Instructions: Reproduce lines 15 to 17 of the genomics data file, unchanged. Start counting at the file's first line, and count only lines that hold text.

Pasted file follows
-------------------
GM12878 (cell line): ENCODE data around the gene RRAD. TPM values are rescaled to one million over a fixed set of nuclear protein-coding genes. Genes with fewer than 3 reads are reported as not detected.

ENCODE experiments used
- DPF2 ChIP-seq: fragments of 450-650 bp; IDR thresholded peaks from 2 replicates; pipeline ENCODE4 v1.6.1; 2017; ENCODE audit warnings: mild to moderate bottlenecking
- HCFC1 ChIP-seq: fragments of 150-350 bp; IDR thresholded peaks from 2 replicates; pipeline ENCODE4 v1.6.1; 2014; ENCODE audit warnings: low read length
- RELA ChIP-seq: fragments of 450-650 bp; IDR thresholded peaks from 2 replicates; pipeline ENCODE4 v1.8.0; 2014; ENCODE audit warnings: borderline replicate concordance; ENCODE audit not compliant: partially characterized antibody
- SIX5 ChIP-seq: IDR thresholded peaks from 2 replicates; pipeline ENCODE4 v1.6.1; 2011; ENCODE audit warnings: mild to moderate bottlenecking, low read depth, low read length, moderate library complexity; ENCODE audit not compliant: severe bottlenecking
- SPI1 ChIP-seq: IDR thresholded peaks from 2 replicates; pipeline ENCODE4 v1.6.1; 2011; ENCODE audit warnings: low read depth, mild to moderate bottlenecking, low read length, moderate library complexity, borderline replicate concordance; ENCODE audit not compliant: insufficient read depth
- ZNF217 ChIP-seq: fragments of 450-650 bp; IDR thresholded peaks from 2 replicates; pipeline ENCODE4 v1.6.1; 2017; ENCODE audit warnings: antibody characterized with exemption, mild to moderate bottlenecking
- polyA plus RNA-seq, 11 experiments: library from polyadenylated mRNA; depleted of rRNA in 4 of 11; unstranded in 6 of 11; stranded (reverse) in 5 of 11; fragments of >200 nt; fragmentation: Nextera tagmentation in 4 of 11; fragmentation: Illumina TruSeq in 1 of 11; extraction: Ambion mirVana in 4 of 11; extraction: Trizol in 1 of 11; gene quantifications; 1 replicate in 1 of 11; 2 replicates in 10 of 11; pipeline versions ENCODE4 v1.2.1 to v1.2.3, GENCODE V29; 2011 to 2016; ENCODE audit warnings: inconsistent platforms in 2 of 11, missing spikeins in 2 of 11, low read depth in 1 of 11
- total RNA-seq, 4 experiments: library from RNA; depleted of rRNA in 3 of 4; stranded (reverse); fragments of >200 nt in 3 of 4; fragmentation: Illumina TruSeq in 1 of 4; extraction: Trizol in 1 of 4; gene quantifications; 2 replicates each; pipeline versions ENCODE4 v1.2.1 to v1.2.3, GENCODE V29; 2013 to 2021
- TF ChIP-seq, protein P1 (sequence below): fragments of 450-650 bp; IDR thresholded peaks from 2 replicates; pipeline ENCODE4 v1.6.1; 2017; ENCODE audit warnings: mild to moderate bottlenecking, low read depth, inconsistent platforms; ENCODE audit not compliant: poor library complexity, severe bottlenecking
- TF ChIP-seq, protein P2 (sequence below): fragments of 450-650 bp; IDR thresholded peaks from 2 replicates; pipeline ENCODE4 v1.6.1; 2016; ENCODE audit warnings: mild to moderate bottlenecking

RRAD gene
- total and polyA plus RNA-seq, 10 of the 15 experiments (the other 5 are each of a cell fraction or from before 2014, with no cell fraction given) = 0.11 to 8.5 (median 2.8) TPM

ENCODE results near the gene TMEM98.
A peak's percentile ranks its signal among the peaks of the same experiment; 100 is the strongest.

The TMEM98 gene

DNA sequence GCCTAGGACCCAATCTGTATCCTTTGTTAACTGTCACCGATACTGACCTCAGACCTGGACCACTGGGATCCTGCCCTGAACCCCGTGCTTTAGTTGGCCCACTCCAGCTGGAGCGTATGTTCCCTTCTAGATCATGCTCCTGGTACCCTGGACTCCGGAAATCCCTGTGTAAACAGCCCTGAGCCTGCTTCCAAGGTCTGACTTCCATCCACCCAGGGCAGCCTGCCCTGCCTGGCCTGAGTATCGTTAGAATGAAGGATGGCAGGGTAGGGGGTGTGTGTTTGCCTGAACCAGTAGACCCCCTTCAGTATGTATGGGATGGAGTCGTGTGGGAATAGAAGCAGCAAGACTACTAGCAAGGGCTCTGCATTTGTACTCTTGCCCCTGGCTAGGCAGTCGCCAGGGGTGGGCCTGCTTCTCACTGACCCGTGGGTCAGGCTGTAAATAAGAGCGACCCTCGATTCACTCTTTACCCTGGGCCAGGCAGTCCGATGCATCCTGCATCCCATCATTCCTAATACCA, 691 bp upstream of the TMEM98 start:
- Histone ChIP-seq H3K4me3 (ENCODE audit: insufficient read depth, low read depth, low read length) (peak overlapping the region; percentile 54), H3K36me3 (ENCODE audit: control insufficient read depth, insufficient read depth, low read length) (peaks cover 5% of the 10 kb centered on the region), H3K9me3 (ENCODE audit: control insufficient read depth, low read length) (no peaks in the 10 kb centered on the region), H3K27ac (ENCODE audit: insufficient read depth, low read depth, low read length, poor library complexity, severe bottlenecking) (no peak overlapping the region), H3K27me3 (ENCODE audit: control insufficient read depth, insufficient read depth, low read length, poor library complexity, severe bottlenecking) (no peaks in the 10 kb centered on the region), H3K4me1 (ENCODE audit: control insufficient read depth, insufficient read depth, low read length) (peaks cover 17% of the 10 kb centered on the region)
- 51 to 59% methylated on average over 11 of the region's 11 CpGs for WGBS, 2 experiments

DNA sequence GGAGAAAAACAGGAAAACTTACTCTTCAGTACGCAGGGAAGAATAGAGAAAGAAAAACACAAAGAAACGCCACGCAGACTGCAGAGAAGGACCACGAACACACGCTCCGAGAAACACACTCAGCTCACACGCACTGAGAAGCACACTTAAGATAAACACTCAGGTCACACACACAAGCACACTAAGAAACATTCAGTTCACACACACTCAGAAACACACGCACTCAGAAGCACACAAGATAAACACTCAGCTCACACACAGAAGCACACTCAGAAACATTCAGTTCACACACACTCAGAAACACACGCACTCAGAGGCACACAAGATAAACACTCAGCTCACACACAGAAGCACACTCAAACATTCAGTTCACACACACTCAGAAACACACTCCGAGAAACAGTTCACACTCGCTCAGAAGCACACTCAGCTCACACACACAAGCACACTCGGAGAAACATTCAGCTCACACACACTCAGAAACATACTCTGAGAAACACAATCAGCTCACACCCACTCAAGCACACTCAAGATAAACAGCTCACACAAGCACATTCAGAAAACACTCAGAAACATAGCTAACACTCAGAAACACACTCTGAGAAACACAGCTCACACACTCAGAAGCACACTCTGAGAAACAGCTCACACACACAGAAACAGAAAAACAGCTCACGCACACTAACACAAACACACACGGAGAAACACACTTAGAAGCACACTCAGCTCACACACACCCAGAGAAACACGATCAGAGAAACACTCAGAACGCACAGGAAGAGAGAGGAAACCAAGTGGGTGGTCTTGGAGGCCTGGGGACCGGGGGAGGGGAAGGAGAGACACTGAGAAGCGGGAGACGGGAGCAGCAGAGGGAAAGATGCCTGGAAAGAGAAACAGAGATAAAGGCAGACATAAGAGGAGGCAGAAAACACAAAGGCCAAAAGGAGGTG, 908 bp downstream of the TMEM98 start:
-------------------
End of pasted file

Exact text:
ENCODE results near the gene TMEM98.
A peak's percentile ranks its signal among the peaks of the same experiment; 100 is the strongest.

The TMEM98 gene